For the purpose of the examination, one catheter is placed in the rectum and the other one through the urethra into the bladder. Electrodes are applied to the area of ​​the posterior opening, monitoring the activity of the pelvic floor muscles.

During the examination, the bladder is filled with saline and your feelings about the fullness of the bladder and the desire to urinate are checked. When the urge to urinate is so strong that you can no longer hold urine, you will urinate into the prepared container. The examination allows an assessment of the functioning of the bladder, whether the bladder is stable or is shrinking uncontrollably or there is uncontrolled urine leakage, and whether urine leakage is normal.

Bladder pressures are monitored during filling and emptying by using a transurethral catheter connected to a pressure transducer, and intra-abdominal pressure is often measured as well.


  • Come to the examination with a full bladder;

  • Bring a completed urination diary with you;

  • The examination is not performed in case of menstruation and urinary tract infection;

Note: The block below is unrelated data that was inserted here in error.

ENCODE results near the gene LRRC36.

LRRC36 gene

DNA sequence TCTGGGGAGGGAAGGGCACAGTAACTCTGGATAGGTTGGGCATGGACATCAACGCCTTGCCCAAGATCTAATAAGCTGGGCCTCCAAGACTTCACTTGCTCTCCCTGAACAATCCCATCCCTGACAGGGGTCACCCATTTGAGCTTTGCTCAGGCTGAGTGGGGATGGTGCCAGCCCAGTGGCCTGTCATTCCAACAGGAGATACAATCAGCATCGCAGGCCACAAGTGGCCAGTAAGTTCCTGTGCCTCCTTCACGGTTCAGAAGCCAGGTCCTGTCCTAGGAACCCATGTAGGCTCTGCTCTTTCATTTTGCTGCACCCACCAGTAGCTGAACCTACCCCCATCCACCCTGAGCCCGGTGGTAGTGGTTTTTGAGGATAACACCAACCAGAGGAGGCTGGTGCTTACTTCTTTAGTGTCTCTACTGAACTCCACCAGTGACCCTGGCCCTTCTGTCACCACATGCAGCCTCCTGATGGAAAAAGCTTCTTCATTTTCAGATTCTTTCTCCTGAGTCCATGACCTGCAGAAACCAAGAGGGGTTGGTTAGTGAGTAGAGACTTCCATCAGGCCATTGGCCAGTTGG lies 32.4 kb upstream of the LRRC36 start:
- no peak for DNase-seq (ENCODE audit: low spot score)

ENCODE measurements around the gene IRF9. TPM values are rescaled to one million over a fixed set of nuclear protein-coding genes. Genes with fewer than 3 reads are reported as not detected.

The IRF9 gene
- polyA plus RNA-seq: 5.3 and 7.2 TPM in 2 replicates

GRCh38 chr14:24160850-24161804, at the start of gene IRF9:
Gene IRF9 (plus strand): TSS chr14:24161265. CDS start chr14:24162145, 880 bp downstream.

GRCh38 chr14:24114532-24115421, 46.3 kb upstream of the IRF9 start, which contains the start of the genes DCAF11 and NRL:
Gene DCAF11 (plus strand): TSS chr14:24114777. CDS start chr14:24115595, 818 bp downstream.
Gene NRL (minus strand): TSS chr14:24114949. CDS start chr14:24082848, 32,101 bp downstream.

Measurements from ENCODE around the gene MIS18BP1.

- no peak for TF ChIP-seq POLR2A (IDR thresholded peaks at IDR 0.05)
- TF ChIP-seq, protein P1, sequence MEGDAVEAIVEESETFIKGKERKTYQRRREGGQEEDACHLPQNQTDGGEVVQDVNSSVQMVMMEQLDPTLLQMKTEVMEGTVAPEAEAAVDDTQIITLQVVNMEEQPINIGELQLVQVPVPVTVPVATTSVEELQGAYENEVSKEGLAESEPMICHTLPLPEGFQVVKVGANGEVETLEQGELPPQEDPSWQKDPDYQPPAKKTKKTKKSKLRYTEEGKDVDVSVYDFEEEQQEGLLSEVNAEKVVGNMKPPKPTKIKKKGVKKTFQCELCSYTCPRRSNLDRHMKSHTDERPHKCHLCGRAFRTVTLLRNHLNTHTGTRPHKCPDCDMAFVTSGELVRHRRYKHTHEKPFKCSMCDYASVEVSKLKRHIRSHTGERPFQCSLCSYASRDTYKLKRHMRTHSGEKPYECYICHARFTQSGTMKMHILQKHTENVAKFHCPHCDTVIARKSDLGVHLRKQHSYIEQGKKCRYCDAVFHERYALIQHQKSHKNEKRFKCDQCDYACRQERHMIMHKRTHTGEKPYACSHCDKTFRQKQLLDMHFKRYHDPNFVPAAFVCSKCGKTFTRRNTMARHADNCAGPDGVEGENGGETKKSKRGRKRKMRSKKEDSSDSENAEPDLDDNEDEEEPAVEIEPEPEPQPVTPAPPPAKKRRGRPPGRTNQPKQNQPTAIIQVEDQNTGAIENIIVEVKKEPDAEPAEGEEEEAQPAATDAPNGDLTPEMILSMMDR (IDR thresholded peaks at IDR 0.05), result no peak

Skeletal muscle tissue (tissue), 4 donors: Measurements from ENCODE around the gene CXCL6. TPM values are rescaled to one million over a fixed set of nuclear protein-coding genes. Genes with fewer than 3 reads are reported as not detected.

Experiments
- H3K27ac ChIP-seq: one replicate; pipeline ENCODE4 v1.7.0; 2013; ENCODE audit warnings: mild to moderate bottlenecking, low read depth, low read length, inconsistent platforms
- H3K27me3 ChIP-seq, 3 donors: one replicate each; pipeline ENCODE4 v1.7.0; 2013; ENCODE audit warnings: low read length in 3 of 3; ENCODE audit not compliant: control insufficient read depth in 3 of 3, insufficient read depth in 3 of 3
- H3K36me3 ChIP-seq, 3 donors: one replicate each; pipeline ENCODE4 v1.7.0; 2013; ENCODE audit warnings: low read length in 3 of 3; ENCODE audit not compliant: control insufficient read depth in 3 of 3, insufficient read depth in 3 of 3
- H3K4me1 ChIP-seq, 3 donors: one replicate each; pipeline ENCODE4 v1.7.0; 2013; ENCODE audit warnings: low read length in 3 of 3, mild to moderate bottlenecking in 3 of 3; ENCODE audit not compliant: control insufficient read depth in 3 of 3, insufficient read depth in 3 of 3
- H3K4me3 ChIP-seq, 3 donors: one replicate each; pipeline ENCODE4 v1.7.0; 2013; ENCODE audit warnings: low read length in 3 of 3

• Bring the urinary catheter that suits you best.

Initial urodynamic studies in patients with a spinal cord injury should be performed after the spinal shock phase, and urine retention should be managed by clean intermittent catheterization or, exceptionally, with an indwelling catheter. After the spinal shock, involuntary and uncoordinated bladder contraction might occur and result in reflex bladder function.

Studies recommend a urinalysis every 6 months, a urine culture whenever the patient is symptomatic, an ultrasound of the upper tract every 6 months, and a urodynamic evaluation every 1–2 years. Patients with a high detrusor pressure or a decreased compliance require a urodynamic evaluation within 12 months of the treatment.